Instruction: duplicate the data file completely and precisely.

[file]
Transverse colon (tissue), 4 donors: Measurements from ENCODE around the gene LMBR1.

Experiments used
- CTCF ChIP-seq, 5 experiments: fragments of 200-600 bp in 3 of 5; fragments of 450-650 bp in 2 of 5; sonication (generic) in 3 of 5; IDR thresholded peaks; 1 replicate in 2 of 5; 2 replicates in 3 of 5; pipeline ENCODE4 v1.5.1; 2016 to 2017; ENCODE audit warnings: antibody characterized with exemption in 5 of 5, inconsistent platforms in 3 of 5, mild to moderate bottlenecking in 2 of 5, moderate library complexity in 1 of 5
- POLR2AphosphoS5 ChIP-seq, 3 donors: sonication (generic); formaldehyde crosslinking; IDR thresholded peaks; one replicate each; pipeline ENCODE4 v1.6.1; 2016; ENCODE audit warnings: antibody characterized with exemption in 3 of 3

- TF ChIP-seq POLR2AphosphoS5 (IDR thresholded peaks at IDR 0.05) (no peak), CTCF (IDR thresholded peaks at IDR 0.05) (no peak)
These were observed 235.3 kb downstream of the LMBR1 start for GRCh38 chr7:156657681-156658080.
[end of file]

Transverse colon (tissue), 4 donors: Measurements from ENCODE around the gene LMBR1.

Experiments used
- CTCF ChIP-seq, 5 experiments: fragments of 200-600 bp in 3 of 5; fragments of 450-650 bp in 2 of 5; sonication (generic) in 3 of 5; IDR thresholded peaks; 1 replicate in 2 of 5; 2 replicates in 3 of 5; pipeline ENCODE4 v1.5.1; 2016 to 2017; ENCODE audit warnings: antibody characterized with exemption in 5 of 5, inconsistent platforms in 3 of 5, mild to moderate bottlenecking in 2 of 5, moderate library complexity in 1 of 5
- POLR2AphosphoS5 ChIP-seq, 3 donors: sonication (generic); formaldehyde crosslinking; IDR thresholded peaks; one replicate each; pipeline ENCODE4 v1.6.1; 2016; ENCODE audit warnings: antibody characterized with exemption in 3 of 3

- TF ChIP-seq POLR2AphosphoS5 (IDR thresholded peaks at IDR 0.05) (no peak), CTCF (IDR thresholded peaks at IDR 0.05) (no peak)
These were observed 235.3 kb downstream of the LMBR1 start for GRCh38 chr7:156657681-156658080.